Keep Your Barbie. I’ll Take Mother Cabrini.

At a time when movies exist in honor of the strangest oddballs everywhere, I can think of no one more worthy of a life-changing biopic. You can keep your Barbie. I’ll take Mother Cabrini.

Cristiana Dell’Anna stars as Mother Cabrini. Courtesy of Angel Studios

Mother Cabrini, one of the most powerful, influential and inspirational women who ever lived, has always been one about whom much is guessed and almost nothing is known. Now, with the meticulously researched and unavoidably mesmerizing film biography Cabrini, we get a sprawling work that fits together pieces of the jigsaw that was the life of the dirt-poor Italian immigrant who bucked unbelievable odds to become the first American saint in history, worshiped to this day as the Patron Saint of Immigrants. I’m neither Italian nor Catholic, but I was glued to this massive achievement with unwavering fascination, finding it thoroughly and emotionally captivating.

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CABRINI ★★(3.5/4 stars)
Directed by: Alejandro Monteverde
Written by: Rod Barr
Starring: Cristiana Dell’Anna, Giancarlo Gianinni, David Morse, John Lithgow
Running time: 145 mins.


Between 1889 and 1910, more than two million Italian immigrants flooded the American borders. They were destitute, illiterate and spoke little or no English. Not since the Civil War had so much prejudice, fear, resentment and hatred been unleashed. One of the few people who came to their aid and tried to help them survive was a frail girl with tubercular lungs but strong determination named Francesca Cabrini. When she returned to Italy, she appealed to no higher authority than the Pope for permission to start a series of charities to help the desperately sick and needy—an “empire of hope” she hoped to begin in China. With the provision that she forget about the East and move to the slums of New York instead, Pope Leo XIII surprised everyone, including his disapproving team at the Vatican, and plunged Cabrini into her own quagmire of jealousy and distrust aimed at women in general and nuns in particular.

Undeterred, with only the bravery and resolve of five other inexperienced nuns to protect her, Cabrini led them into the cold, heartless alleys of New York, where they faced disease, starvation, poverty and unthinkable cruelties. From here, the film catalogs a chamber of epic horrors. The stark settings, the backbreaking toil, the filth and indignity these six women of God had to endure, the hostilities they were forced to overcome, are so dutifully recorded that I couldn’t take my eyes off the action. First they were befriended by a dubious priest and a prostitute named Vittoria.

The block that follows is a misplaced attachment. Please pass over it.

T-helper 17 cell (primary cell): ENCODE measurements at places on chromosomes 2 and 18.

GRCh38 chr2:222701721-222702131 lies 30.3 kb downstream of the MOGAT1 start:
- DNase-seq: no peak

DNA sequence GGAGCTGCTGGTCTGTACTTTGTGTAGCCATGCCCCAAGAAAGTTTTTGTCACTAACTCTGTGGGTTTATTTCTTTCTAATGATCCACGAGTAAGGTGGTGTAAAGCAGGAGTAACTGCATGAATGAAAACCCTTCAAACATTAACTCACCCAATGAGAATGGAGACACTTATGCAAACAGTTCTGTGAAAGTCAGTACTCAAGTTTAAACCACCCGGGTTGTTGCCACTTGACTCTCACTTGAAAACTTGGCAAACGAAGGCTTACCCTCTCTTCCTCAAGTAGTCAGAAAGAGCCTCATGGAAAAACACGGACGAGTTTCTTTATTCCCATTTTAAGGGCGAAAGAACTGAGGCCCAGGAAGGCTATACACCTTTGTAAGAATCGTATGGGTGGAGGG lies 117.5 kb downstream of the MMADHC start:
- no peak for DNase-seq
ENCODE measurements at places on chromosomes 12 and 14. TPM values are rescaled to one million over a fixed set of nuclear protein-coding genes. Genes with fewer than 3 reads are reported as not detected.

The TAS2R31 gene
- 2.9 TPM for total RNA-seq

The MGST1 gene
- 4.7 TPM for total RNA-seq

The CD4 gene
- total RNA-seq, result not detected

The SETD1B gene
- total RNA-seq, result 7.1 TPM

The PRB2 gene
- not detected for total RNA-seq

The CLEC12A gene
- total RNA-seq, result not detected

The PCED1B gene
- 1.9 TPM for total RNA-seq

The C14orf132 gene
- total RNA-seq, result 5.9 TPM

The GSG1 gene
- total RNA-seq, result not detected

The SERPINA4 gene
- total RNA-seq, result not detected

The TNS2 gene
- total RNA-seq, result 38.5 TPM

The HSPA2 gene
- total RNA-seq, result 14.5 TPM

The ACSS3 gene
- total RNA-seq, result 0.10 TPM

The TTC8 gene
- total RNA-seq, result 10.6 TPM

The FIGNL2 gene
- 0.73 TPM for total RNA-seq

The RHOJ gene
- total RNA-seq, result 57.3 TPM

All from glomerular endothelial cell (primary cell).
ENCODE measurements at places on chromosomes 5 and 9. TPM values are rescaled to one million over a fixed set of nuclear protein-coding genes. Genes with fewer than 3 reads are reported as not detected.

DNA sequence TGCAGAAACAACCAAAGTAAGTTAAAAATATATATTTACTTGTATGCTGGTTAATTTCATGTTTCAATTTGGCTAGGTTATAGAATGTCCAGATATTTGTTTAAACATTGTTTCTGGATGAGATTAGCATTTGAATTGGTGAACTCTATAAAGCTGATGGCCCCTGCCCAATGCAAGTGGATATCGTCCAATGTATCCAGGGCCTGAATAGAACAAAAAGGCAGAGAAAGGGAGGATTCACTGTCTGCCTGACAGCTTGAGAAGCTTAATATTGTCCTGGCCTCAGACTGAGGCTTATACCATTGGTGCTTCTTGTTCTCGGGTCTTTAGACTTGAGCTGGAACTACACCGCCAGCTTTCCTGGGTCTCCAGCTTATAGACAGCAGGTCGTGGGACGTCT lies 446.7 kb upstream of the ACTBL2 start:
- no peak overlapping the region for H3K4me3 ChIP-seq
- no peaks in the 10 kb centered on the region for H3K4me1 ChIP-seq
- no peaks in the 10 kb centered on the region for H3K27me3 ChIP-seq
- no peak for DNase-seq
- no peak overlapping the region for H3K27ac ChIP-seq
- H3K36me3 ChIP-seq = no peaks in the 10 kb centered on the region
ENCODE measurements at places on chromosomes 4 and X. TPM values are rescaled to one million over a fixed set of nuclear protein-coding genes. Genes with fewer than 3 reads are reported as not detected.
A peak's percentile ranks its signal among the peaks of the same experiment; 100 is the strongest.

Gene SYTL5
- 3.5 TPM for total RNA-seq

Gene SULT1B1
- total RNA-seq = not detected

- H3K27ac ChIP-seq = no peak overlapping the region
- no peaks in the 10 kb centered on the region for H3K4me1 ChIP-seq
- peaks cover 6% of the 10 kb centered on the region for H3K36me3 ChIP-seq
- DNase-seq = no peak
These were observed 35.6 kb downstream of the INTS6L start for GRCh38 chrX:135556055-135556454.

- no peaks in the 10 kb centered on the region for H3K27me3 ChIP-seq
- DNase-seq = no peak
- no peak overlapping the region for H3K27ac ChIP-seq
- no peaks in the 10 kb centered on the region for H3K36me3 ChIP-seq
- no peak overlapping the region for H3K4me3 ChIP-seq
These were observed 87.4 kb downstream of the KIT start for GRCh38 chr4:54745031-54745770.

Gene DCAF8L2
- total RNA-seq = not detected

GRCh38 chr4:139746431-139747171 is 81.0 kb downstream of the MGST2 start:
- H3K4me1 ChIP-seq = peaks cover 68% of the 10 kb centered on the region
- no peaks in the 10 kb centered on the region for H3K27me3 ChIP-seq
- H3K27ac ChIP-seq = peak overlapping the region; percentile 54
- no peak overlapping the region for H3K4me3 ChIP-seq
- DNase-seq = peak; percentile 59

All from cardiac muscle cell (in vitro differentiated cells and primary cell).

With little more than guts, Cabrini dedicated herself to winning over more converts concerned with prayers for a better life for children and the disenfranchised, persuading politicians, the clergy and the liberal press to write about the truths that plagued the city and the immigrants in it. The N.Y. Health Dept. was shamed into investigating the plight of children living beneath the cobblestones in makeshift sewers. In addition to the orphans, Cabrini took on the responsibility of saving a bankrupt hospital. Acquiring abandoned estates and turning them into functioning institutions that saved lives when no funds were available, she was something of a saint long before she was ordained as one.

The horrifying prejudices she faced daily are hard to take, watch, and even believe. But one feverish thing Cabrini does in addition to telling a darn good story is depict America as the same land of evil, violence and self-serving cruelty it always has been—and, as the headlines attest, still is today. Very few films depict America as the same Democratic bastion of freedom, equality and pride I was taught to love and respect in school. Cabrini, like so many other historic indictments, shows it for the shameful, complicated, not always admirable gumbo of political cross purposes it was and remains.  

A number of commendable merits contribute to why this film works so diligently—the sober, clear-eyed direction by gifted Alejandro Monteverde and the fact-based screenplay by Rod Barr, both repeating their chores on Sound of Freedom, the Christian-themed action epic with Jim Caviezel as a government agent dedicated to rescuing children victimized by sex traffickers that became one of 2023’s highest-grossing surprise hits. I also liked the burnished period cinematography and the cast of great supporting actors, including Giancarlo Gianinni as the Pope, David MOrse as American archbishop Corrigan, and John Lithgow as the hostile mayor of New York. Worthy of special praise is the valiant centerpiece performance by Cristiana Dell’Anna as a Cabrini of uncommon understatement and gritty charisma. Mother Cabrini died at 67, is buried above the Hudson River, and canonized in the Vatican. At a time when movies exist in honor of the strangest oddballs everywhere, I can think of no one more worthy of a life-changing biopic. You can keep your Barbie. I’ll take Mother Cabrini.

Keep Your Barbie. I’ll Take Mother Cabrini.